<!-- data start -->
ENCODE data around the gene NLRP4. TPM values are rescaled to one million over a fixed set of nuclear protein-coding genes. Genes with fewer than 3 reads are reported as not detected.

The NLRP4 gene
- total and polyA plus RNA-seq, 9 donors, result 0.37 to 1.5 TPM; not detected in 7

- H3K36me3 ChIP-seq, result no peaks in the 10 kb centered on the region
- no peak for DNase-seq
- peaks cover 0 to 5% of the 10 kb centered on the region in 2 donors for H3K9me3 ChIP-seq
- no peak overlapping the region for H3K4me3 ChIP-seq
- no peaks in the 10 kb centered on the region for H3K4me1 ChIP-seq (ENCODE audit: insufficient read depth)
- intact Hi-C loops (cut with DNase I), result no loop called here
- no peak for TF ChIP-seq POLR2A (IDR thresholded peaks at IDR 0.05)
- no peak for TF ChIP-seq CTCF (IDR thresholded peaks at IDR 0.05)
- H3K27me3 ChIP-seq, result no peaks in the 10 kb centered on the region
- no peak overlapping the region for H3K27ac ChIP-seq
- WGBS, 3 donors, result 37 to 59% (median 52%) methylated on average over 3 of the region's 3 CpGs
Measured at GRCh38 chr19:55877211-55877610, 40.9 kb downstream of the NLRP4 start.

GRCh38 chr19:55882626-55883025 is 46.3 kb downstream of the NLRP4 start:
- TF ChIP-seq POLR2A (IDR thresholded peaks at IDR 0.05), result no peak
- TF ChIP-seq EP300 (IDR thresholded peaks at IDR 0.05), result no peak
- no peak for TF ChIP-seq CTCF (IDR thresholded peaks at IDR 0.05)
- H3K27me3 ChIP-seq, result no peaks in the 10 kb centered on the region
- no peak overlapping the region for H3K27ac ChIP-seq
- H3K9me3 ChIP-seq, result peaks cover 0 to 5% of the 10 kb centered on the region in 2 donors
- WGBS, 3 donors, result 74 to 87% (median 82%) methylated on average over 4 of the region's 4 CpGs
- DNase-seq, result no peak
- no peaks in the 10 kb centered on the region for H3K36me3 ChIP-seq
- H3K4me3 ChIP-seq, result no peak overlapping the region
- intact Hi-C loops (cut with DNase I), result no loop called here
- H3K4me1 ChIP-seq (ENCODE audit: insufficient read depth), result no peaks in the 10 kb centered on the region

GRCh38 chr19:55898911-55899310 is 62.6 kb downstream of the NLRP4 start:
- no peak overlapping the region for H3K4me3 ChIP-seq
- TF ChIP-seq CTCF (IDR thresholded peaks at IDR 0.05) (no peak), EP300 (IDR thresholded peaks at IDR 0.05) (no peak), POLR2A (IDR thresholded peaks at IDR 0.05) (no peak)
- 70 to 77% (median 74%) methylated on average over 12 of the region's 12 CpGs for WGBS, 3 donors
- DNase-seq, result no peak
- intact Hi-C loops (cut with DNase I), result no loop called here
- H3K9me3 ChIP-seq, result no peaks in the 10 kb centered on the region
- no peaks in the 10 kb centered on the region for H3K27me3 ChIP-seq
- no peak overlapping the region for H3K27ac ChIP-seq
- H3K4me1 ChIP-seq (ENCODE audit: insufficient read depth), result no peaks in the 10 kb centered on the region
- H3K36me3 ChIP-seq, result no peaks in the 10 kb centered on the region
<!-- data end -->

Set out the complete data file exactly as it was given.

ENCODE data around the gene NLRP4. TPM values are rescaled to one million over a fixed set of nuclear protein-coding genes. Genes with fewer than 3 reads are reported as not detected.

The NLRP4 gene
- total and polyA plus RNA-seq, 9 donors, result 0.37 to 1.5 TPM; not detected in 7

- H3K36me3 ChIP-seq, result no peaks in the 10 kb centered on the region
- no peak for DNase-seq
- peaks cover 0 to 5% of the 10 kb centered on the region in 2 donors for H3K9me3 ChIP-seq
- no peak overlapping the region for H3K4me3 ChIP-seq
- no peaks in the 10 kb centered on the region for H3K4me1 ChIP-seq (ENCODE audit: insufficient read depth)
- intact Hi-C loops (cut with DNase I), result no loop called here
- no peak for TF ChIP-seq POLR2A (IDR thresholded peaks at IDR 0.05)
- no peak for TF ChIP-seq CTCF (IDR thresholded peaks at IDR 0.05)
- H3K27me3 ChIP-seq, result no peaks in the 10 kb centered on the region
- no peak overlapping the region for H3K27ac ChIP-seq
- WGBS, 3 donors, result 37 to 59% (median 52%) methylated on average over 3 of the region's 3 CpGs
Measured at GRCh38 chr19:55877211-55877610, 40.9 kb downstream of the NLRP4 start.

GRCh38 chr19:55882626-55883025 is 46.3 kb downstream of the NLRP4 start:
- TF ChIP-seq POLR2A (IDR thresholded peaks at IDR 0.05), result no peak
- TF ChIP-seq EP300 (IDR thresholded peaks at IDR 0.05), result no peak
- no peak for TF ChIP-seq CTCF (IDR thresholded peaks at IDR 0.05)
- H3K27me3 ChIP-seq, result no peaks in the 10 kb centered on the region
- no peak overlapping the region for H3K27ac ChIP-seq
- H3K9me3 ChIP-seq, result peaks cover 0 to 5% of the 10 kb centered on the region in 2 donors
- WGBS, 3 donors, result 74 to 87% (median 82%) methylated on average over 4 of the region's 4 CpGs
- DNase-seq, result no peak
- no peaks in the 10 kb centered on the region for H3K36me3 ChIP-seq
- H3K4me3 ChIP-seq, result no peak overlapping the region
- intact Hi-C loops (cut with DNase I), result no loop called here
- H3K4me1 ChIP-seq (ENCODE audit: insufficient read depth), result no peaks in the 10 kb centered on the region

GRCh38 chr19:55898911-55899310 is 62.6 kb downstream of the NLRP4 start:
- no peak overlapping the region for H3K4me3 ChIP-seq
- TF ChIP-seq CTCF (IDR thresholded peaks at IDR 0.05) (no peak), EP300 (IDR thresholded peaks at IDR 0.05) (no peak), POLR2A (IDR thresholded peaks at IDR 0.05) (no peak)
- 70 to 77% (median 74%) methylated on average over 12 of the region's 12 CpGs for WGBS, 3 donors
- DNase-seq, result no peak
- intact Hi-C loops (cut with DNase I), result no loop called here
- H3K9me3 ChIP-seq, result no peaks in the 10 kb centered on the region
- no peaks in the 10 kb centered on the region for H3K27me3 ChIP-seq
- no peak overlapping the region for H3K27ac ChIP-seq
- H3K4me1 ChIP-seq (ENCODE audit: insufficient read depth), result no peaks in the 10 kb centered on the region
- H3K36me3 ChIP-seq, result no peaks in the 10 kb centered on the region